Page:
23 May What Not to Do During an Intervention
Loving someone with the disease of addiction can feel like being trapped on a runaway train. You are under continual stress as you worry not only about your loved one, but yourself and the other members of your family. When you finally reach the last straw and decide to hold an intervention, do you know how to plan the meeting so it doesn’t get derailed before it even begins?
Before you move forward with your intervention planning, there are some essential tips to keep in mind. And while we explored the topic of things you should consider before staging an intervention in a previous blog post, we thought it would be just as helpful to go over what not to do during an intervention.
1. Don’t host an impromptu intervention.
If you try to hold an off-the-cuff intervention, you will almost certainly fail. You need to plan everything down to the last detail, including who will start the conversation, where all the participants will sit and what order everyone will speak in.
2. Don’t improvise what you will say.
Each participant in a successful intervention follows a script. The more each speaker writes out and rehearses their remarks, the greater impact it will have. Going off script can lead to unintended consequences when speakers get caught up in the heat of the moment. Allowing tension into the meeting can undo the hours of methodical planning that have gone into the intervention.
3. Don’t hold the intervention when the addict is already under the influence.
Because of the way drugs and alcohol short-circuit rational judgment and cloud the decision-making process, you’ll want to wait to hold your intervention until the subject of the meeting is sober. They’ll be able to process what everyone is telling them and be more likely to respond positively. It’s a good idea to host your intervention early in the day. You could also hold the meeting directly after the addict has experienced a wake-up call such as an arrest, when the consequences of their actions are probably looming large in their mind.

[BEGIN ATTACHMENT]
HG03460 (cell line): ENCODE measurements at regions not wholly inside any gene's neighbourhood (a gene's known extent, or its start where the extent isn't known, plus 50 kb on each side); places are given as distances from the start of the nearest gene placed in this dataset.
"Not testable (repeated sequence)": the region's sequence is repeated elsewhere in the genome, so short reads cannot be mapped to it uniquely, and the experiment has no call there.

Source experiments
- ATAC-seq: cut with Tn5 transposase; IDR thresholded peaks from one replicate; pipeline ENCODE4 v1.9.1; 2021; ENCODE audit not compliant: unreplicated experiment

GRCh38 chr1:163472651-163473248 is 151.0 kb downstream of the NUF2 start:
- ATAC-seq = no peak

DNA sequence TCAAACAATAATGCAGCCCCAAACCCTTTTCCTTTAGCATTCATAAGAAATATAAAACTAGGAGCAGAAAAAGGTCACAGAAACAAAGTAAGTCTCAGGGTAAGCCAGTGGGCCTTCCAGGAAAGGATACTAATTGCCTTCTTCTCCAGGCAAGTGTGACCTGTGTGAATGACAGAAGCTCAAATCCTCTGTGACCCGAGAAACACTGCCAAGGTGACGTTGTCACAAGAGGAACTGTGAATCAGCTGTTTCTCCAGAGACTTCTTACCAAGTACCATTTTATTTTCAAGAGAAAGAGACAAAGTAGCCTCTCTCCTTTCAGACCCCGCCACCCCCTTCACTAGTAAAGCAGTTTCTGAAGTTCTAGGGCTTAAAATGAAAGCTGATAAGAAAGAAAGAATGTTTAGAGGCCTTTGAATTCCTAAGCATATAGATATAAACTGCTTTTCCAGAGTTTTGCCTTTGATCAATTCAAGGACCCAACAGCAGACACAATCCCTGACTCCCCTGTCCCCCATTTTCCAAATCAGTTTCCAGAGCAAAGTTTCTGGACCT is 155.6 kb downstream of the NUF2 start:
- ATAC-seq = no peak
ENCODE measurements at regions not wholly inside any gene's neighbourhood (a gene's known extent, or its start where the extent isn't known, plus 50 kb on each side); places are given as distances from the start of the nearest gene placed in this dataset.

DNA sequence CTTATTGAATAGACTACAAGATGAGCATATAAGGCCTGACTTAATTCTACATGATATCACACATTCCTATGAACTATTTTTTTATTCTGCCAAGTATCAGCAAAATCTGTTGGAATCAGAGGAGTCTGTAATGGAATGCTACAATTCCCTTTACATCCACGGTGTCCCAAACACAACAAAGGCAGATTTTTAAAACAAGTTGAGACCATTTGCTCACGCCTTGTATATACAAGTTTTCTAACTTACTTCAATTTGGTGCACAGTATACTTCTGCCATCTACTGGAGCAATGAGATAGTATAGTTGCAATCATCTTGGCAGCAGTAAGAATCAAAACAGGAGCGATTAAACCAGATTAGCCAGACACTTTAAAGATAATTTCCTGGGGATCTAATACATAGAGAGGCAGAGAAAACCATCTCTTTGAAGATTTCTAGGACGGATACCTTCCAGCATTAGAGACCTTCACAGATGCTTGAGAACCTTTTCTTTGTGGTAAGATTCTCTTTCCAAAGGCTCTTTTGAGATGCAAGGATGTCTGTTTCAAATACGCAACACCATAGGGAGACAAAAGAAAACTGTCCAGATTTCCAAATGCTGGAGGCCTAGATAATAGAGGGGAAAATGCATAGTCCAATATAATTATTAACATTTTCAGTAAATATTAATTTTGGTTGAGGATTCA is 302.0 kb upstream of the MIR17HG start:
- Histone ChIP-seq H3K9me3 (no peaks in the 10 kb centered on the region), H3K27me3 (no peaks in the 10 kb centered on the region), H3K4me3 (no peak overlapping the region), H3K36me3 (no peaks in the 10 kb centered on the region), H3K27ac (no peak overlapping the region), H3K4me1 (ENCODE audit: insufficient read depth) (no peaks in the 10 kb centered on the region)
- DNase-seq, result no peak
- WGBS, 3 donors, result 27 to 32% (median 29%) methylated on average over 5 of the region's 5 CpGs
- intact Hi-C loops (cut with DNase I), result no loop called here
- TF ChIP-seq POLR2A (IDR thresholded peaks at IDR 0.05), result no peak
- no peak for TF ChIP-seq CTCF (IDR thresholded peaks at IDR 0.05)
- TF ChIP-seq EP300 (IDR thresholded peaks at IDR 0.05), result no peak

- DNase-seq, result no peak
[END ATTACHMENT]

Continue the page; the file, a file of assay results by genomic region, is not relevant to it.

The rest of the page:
4. Don’t invite anyone who is overly emotional.
During an intervention, each participant takes turns calmly conveying the consequences of the addiction on their life, with the ultimate objective of convincing the addict to step away from their self-destructive path. People who think it’s a good idea to use the meeting as an opportunity to blame the addicted person for their actions, or express rage, anger and pain, should not be part of the process. If you know a close friend or family member has a flair for the dramatic and might jeopardize the success of the intervention by saying the wrong thing, do not invite that person.
5. Don’t hold your intervention at the subject’s house.
If you try to host the meeting in an environment the addict controls, it is too easy for them to end the conversation by going to another room or even leaving the house completely. Private meetings also tend to become more emotionally tense than ones held in public settings. A restaurant is an ideal place to hold an intervention, because it’s more likely all the participants will behave appropriately, and there’s an inherent time limit on how long the meeting will last.
6. Don’t be vague.
The more concrete examples you can provide about how your loved one’s addiction has affected your life, the better off you’ll be. Don’t talk about all the nights they stayed out late with their drinking buddies. Recount the details of one specific night that had a significant impact on your life. Those particulars will pack more of an emotional punch than anything else.
Start Planning Your Intervention Today
If you are trying to change your loved one’s life, it can be difficult to shoulder the burden of planning and staging a successful intervention on your own. You can start by watching the informational videos on our site, then reach out to Intervention 911’s accredited team about getting professional help organizing your intervention.